- Courtesy photo
- James Benjamin Franklin.
Select events happening in metro Detroit this week. Submit your events to metrotimes.com/calendar.
Movie night with Sheefy McFly
Thursday, Jan. 13: While Dearborn’s Ford Wyoming will always be the OG metro Detroit drive-in, downtown’s Monroe Street Drive-In near Campus Martius is pretty legit. It’s covered in art by local artists, including Detroit’s own Sheefy McFly, who will host a movie night on Thursday. McFly, or Edward Elecktro as he goes by when he’s spinning music, will be doing a live DJ set and art giveaway before a showing of Back to the Future. (His name is a nod to BTTF’s time-hopping hero, Marty McFly.) —Randiah Camille Green
Doors at 6 p.m., movie at 7 p.m. at Monroe St. Drive-In Powered by Emagine; 32 Monroe St., Detroit; emagine-entertainment.com; Tickets are $20.
Fire and Ice fest
Friday, Jan. 14-Sunday, Jan. 16: For those who’d rather do something socially distanced outdoors instead of going to a COVID-19 breeding ground like the bar, head to Valade Park. The Detroit Riverfront Conservancy will host a Fire and Ice festival where you can gnaw on a turkey leg, grab an alcoholic beverage, enjoy some medieval music, snap a pic on a throne made of ice, and warm up at a bonfire encased in a seven-foot ice tower. There’s also a blacksmith demonstration and a LARP meetup. (You know, for the people who like to dress up like they’re from the Middle Ages and hit each other with foam weapons.) If that’s you, cool. If not, bring a hot date and chill next to the (regular-sized) bonfires, or bring your friends for the techno dance party on Saturday night. —Randiah Camille Green
From 4-9 p.m.; Robert C. Valade Park; 2670 Atwater St., Detroit; detroit riverfront.org. Admission is free.
James Benjamin Franklin: Practice
Saturday, Jan. 15: Artist James Benjamin Franklin has made a name for himself with the vibrant, mixed-media paintings he creates in his Detroit studio, which includes a backyard where goats roam. The Washington-born artist relocated to the Motor City from New York City in 2015 to pursue a Masters of Fine Arts from Cranbrook Academy of Art, and it’s safe to say the city has rubbed off on him. His colorful, playful pieces utilize repurposed carpets, afghans, bathroom mats, and towels, covered in epoxy, acrylic, rubber, sand, and glitter, and presented in irregularly shaped plaster-molded frames. The funky pieces call to mind the styles of local artists like Tyree Guyton and Gordan Newton, who also made art from Detroit detritus. For Practice, Franklin is presenting some of his largest works yet, towering at more than six feet tall. —Lee DeVito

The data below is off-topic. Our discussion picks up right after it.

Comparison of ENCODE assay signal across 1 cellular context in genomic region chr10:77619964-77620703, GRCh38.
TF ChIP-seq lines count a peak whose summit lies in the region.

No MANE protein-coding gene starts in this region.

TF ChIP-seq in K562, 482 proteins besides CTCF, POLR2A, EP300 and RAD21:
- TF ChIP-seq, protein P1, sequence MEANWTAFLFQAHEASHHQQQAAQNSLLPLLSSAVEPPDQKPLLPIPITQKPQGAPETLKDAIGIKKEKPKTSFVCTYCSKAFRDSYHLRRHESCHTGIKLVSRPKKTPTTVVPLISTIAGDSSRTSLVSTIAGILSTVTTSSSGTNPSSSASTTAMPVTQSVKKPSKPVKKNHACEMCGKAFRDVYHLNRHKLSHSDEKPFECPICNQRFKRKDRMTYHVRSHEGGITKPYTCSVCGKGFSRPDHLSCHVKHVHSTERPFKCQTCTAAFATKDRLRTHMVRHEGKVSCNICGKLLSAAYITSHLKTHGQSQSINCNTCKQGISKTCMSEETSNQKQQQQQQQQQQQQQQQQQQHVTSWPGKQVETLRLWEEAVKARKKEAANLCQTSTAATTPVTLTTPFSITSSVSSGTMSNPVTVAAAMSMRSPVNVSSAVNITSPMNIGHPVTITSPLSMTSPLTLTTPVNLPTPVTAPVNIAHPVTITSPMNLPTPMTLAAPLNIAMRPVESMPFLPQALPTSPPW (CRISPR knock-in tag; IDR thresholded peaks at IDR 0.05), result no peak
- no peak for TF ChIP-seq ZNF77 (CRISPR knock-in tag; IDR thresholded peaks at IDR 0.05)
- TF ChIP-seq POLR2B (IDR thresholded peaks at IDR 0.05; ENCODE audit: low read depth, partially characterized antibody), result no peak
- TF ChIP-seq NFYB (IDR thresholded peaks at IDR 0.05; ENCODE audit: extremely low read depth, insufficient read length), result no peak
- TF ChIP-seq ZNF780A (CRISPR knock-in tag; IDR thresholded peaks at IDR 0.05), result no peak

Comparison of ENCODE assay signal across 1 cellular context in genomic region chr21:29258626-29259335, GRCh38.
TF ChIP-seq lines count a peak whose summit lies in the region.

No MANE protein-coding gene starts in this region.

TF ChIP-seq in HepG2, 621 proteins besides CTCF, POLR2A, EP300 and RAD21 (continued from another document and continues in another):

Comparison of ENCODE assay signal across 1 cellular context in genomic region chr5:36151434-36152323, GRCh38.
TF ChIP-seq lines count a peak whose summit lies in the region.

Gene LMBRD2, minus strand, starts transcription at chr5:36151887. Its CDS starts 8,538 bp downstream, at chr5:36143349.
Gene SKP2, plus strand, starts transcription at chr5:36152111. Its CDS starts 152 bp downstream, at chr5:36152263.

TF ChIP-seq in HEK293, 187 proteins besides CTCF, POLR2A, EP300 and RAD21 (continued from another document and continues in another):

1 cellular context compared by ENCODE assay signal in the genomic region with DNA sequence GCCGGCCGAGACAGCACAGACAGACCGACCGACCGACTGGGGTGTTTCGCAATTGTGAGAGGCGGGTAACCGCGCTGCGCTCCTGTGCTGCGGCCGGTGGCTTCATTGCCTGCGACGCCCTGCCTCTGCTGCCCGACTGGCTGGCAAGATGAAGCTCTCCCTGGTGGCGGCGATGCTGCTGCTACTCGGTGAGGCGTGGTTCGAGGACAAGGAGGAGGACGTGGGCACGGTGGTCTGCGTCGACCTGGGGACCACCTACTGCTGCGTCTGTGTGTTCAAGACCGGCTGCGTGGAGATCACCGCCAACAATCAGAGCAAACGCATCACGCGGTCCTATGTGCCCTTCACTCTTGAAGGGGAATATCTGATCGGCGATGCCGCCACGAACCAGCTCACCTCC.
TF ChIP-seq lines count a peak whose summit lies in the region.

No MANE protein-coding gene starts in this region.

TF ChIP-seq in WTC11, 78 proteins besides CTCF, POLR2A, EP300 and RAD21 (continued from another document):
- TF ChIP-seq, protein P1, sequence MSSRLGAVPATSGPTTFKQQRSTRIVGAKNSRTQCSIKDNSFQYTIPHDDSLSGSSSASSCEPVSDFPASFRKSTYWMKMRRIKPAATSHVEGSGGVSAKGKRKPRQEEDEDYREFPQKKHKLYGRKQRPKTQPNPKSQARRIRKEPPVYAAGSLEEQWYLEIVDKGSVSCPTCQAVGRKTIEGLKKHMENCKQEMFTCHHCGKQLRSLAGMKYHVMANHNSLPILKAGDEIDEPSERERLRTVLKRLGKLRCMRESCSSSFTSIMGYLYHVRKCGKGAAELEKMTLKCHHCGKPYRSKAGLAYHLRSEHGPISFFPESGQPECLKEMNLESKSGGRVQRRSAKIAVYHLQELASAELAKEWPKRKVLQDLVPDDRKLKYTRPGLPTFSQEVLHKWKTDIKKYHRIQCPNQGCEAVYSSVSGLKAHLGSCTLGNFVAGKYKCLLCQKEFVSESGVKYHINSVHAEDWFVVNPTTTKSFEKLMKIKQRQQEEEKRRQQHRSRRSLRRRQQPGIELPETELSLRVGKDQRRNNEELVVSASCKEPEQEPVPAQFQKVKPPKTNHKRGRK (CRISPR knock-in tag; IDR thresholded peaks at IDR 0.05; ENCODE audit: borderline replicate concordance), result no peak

From 4-7 p.m. at Reyes | Finn; 1500 Trumbull Ave., Detroit; 248-839-5342; reyesfinn.com. Admission is free. Show runs through Feb. 26.
Totally Tubular ’80s Brunch
Sunday, Jan. 16: “Everything was neon and ugly. Color combinations were the worst. Fashion was weird, music was over-digitized, and it was an awesome time to be alive,” say the event organizers at the Detroit Shipping Co. food hall. Honestly, compared to how the third decade of the 21st century is shaping up — a pandemic, recession, global supply chain crisis, civil unrest, increasingly severe weather events caused by climate change, the Metaverse — we wouldn’t mind going back to simpler times. And brunch. Detroit Shipping Co. is serving up a taste of both with its latest installment of its monthly brunch series, which features brunch specials from Coop, Bangkok 96, and Momo Cha, along with popular cocktails from the ’80s and a soundtrack of pop hits courtesy of DJ Intense. Cowabunga. —Lee DeVito
From noon-3 p.m. at the Detroit Shipping Co., 474 Peterboro St., Detroit; detroitshippingcompany.com. Admission is free.
Sunday, Jan. 16: Speaking of increasingly severe weather events caused by climate change, Michigan-based artists and curators Laura Earle, Leslie Sobel, and Olivia Guterson present works from 15 artists on the subject. “What is the legacy we want to leave for future generations?” Earle says in a statement. “We can already see the cumulative impact of simple daily choices — so many changes have occurred just in our lifetime. We have a narrowing window in which we can make lasting change. I want to amplify insightful and hopeful voices in this conversation, and encourage every member of our community to take part.” A centerpiece of the project will see a large-scale sculptural piece hanging from the Janice Charach Gallery’s second-floor skylight down to the first floor. The curators also invite members of the community to contribute by writing letters to Earth which will be placed in a mailbox and used to create an installation and video. A refurbished vending machine will also sell small pieces of art created by artists across the country, and a dance performance, “Elements of Life: Moving Together with Nature,” will be held from 6-9 p.m. —Lee DeVito
From 3-6 p.m. at The Charach Gallery; 6600 W. Maple Rd., West Bloomfield; gallery.jccdet.org. Exhibition runs through March 3. Admission is free (tickets are $18 for the performance).